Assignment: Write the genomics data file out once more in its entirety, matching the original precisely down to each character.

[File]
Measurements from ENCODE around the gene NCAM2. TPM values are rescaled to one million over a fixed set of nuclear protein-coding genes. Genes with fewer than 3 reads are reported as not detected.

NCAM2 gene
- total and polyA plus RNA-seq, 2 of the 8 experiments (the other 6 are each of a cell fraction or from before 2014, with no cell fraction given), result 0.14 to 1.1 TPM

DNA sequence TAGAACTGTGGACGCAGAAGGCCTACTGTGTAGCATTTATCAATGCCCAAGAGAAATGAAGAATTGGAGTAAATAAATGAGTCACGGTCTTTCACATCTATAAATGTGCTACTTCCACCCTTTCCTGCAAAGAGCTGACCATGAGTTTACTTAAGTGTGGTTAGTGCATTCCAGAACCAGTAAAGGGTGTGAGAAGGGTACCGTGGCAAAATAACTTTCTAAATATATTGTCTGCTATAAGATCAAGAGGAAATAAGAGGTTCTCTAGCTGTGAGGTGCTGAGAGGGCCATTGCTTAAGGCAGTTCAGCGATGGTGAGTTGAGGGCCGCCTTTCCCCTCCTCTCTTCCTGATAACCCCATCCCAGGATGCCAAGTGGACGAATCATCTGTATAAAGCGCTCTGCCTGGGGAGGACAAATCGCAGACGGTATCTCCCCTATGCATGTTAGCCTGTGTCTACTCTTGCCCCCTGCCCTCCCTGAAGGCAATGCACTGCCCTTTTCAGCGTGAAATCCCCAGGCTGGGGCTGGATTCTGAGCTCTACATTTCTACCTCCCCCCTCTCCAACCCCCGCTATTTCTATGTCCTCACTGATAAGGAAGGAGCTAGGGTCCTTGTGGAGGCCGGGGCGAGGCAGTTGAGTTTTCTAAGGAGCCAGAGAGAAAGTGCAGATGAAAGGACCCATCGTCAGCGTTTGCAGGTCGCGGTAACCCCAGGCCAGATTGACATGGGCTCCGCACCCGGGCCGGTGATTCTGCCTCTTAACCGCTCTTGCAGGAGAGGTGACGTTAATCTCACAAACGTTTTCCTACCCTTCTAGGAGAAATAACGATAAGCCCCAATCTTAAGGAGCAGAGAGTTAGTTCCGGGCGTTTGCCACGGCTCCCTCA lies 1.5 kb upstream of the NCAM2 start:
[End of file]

Measurements from ENCODE around the gene NCAM2. TPM values are rescaled to one million over a fixed set of nuclear protein-coding genes. Genes with fewer than 3 reads are reported as not detected.

NCAM2 gene
- total and polyA plus RNA-seq, 2 of the 8 experiments (the other 6 are each of a cell fraction or from before 2014, with no cell fraction given), result 0.14 to 1.1 TPM

DNA sequence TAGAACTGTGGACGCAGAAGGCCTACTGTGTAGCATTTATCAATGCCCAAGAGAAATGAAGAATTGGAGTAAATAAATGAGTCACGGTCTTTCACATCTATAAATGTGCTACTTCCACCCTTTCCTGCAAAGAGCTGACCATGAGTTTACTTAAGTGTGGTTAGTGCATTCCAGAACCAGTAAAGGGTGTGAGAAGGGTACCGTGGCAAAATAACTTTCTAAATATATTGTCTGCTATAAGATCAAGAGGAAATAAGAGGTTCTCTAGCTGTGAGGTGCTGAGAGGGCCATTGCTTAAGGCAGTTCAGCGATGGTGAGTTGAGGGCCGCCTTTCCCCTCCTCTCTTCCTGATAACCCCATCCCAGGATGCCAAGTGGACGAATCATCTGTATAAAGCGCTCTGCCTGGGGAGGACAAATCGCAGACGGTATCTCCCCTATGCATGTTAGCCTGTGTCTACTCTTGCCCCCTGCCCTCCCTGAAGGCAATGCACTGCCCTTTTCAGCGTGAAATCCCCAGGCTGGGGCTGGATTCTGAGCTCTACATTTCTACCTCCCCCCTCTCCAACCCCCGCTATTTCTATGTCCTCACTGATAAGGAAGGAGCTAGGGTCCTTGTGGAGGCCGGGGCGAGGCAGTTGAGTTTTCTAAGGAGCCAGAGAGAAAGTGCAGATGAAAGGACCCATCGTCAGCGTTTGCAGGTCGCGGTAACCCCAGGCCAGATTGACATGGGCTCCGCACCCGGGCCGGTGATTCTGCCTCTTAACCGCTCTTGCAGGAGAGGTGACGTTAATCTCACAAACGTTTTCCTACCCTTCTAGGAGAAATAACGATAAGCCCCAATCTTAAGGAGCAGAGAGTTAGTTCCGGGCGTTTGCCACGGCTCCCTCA lies 1.5 kb upstream of the NCAM2 start: